While agreeing that the discovery of horse DNA in burgers could well lead to criminal prosecutions, he called for a calmer approach to the scandal, which has engulfed the meat processing and supermarket sectors.
Heath said: “Because something has been discovered in Ireland, which is serious and may lead to criminal proceedings, does not undermine the very serious efforts taken by retailers, processors and producers in this country to ensure traceability and the standards of foods that are available to consumers.”
Investigations are continuing into the discovery by the Food Standards Authority of Ireland that a number of burger products contained both equine and porcine DNA. In one case involving a burger in Tesco, supplied by a division of the ABP Group, 29% of horsemeat material was discovered.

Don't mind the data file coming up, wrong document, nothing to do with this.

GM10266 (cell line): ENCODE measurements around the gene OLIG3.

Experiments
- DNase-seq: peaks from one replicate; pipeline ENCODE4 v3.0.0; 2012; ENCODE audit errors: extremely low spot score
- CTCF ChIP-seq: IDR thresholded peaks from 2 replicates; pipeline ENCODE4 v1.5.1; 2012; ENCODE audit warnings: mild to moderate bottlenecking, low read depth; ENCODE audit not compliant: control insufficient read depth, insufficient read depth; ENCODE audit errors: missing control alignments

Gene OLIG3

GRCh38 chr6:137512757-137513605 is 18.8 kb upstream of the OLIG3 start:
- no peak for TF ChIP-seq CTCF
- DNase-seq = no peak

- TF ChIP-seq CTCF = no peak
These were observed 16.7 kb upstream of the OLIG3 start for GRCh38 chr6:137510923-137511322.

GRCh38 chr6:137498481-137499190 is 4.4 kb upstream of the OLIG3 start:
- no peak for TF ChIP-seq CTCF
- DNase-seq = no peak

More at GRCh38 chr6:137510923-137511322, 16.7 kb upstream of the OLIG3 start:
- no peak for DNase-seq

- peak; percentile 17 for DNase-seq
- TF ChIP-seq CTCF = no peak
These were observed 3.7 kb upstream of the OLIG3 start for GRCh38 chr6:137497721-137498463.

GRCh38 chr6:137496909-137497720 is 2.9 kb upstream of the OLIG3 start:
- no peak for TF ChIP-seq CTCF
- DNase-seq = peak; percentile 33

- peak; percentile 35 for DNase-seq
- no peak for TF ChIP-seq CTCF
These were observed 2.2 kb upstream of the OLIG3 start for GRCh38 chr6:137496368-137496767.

The UK’s Food Standards Agency has been defending accusations that it had failed to pick up on the matter, arguing that it had focused its surveys onto issues that would effect human health, such as campylobacter. A spokesman said there was no evidence that the inclusion of equine DNA in the burgers posed any risk to human health and said the agency was only able to act on the discovery of such evidence.
It said it was now working with the UK processing sector in a bid to track down the source of the foreign DNA and investigate the causes. Call are growing for the European-based companies which supplied materials to the three plants implicated, Liffey Meats, Silvercrest Foods and Dalepack Hambleton, to be named.